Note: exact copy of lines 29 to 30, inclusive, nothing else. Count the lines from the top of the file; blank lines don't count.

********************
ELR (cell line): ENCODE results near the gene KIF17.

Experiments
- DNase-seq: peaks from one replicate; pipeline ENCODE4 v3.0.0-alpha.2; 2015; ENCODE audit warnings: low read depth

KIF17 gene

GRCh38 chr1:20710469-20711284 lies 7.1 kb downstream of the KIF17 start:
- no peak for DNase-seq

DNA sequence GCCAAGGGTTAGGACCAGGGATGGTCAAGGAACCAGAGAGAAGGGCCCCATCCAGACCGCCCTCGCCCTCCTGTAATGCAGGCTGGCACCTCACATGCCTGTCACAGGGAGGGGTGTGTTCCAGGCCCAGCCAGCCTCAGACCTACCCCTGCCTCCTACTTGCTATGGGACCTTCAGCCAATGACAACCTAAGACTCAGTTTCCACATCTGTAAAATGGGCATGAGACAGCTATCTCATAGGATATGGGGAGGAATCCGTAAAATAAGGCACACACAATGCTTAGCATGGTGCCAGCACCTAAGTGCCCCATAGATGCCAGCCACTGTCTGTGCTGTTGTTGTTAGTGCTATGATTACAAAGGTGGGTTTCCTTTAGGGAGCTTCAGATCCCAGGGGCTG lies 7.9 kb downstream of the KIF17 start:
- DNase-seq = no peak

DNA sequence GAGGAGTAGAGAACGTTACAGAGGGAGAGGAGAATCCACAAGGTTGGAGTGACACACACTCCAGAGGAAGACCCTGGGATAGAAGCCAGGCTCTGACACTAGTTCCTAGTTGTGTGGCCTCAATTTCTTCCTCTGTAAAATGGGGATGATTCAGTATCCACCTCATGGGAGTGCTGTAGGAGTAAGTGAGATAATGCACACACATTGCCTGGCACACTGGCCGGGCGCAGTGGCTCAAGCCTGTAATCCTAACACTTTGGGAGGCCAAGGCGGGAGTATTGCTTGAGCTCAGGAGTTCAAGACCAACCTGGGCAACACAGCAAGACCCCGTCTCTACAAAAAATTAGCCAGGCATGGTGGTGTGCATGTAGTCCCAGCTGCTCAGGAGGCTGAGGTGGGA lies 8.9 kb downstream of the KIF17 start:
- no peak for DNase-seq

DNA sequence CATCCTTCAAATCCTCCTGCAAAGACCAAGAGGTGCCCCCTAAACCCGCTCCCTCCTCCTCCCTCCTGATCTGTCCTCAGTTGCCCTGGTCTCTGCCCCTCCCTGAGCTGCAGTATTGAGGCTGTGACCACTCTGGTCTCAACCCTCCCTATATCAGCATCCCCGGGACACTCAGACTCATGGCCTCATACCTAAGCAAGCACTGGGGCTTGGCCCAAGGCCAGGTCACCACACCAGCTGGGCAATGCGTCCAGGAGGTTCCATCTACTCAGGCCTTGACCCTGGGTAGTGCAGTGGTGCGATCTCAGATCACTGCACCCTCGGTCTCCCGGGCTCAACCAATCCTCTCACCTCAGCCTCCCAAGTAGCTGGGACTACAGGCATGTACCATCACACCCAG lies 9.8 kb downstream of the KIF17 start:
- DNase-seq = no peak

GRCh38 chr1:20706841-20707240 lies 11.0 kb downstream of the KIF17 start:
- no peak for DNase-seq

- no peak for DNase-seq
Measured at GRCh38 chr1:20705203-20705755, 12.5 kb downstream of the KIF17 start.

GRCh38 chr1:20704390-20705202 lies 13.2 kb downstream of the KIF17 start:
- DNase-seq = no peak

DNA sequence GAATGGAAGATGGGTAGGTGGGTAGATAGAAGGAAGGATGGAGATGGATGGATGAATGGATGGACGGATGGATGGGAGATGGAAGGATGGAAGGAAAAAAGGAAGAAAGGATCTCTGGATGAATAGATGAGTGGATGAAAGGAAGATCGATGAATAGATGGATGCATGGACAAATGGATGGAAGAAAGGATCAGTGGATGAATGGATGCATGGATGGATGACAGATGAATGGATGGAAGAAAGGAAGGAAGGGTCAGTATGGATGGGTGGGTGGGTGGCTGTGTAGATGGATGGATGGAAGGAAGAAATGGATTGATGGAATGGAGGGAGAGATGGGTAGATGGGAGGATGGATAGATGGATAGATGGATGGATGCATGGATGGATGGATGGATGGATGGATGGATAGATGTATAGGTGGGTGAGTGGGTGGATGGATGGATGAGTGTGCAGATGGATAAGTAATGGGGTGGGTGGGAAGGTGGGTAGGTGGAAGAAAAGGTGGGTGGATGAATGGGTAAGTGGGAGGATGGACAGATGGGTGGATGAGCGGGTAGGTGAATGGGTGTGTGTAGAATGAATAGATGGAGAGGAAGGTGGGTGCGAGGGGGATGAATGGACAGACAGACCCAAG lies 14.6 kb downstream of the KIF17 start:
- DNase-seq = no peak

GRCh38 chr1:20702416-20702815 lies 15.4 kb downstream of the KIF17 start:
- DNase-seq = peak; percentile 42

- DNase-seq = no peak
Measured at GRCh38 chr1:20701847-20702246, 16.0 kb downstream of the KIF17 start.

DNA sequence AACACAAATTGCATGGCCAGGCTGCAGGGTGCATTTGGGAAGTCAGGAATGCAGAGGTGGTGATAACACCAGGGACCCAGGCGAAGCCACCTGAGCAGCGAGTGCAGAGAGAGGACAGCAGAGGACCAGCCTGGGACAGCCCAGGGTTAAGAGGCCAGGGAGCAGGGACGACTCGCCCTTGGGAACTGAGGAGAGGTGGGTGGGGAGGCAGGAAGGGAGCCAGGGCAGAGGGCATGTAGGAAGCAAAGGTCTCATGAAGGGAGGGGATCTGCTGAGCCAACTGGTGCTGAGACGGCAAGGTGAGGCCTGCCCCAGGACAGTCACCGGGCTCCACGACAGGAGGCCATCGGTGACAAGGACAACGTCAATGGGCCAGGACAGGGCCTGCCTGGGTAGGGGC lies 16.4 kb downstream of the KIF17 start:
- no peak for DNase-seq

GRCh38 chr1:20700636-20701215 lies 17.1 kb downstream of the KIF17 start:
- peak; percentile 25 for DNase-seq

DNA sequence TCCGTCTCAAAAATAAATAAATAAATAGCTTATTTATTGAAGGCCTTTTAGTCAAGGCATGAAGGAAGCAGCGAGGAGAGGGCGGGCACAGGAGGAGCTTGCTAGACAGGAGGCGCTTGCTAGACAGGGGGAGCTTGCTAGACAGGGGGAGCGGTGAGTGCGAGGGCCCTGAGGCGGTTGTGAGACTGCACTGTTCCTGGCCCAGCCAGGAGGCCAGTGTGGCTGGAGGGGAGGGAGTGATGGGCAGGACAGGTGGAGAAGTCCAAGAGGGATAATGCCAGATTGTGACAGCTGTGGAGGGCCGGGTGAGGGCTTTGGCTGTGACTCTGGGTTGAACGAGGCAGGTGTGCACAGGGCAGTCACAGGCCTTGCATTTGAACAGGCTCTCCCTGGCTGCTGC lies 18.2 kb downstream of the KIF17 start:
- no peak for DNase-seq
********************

DNA sequence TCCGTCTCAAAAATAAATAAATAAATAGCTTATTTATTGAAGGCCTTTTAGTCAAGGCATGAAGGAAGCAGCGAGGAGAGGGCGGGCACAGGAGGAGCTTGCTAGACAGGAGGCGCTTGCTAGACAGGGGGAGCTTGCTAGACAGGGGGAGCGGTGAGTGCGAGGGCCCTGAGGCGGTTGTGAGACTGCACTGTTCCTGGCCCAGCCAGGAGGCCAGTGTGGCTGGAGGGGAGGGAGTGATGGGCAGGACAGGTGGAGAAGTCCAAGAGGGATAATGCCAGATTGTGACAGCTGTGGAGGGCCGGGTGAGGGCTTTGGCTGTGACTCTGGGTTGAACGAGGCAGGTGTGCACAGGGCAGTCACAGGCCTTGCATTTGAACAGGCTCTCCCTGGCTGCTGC lies 18.2 kb downstream of the KIF17 start:
- no peak for DNase-seq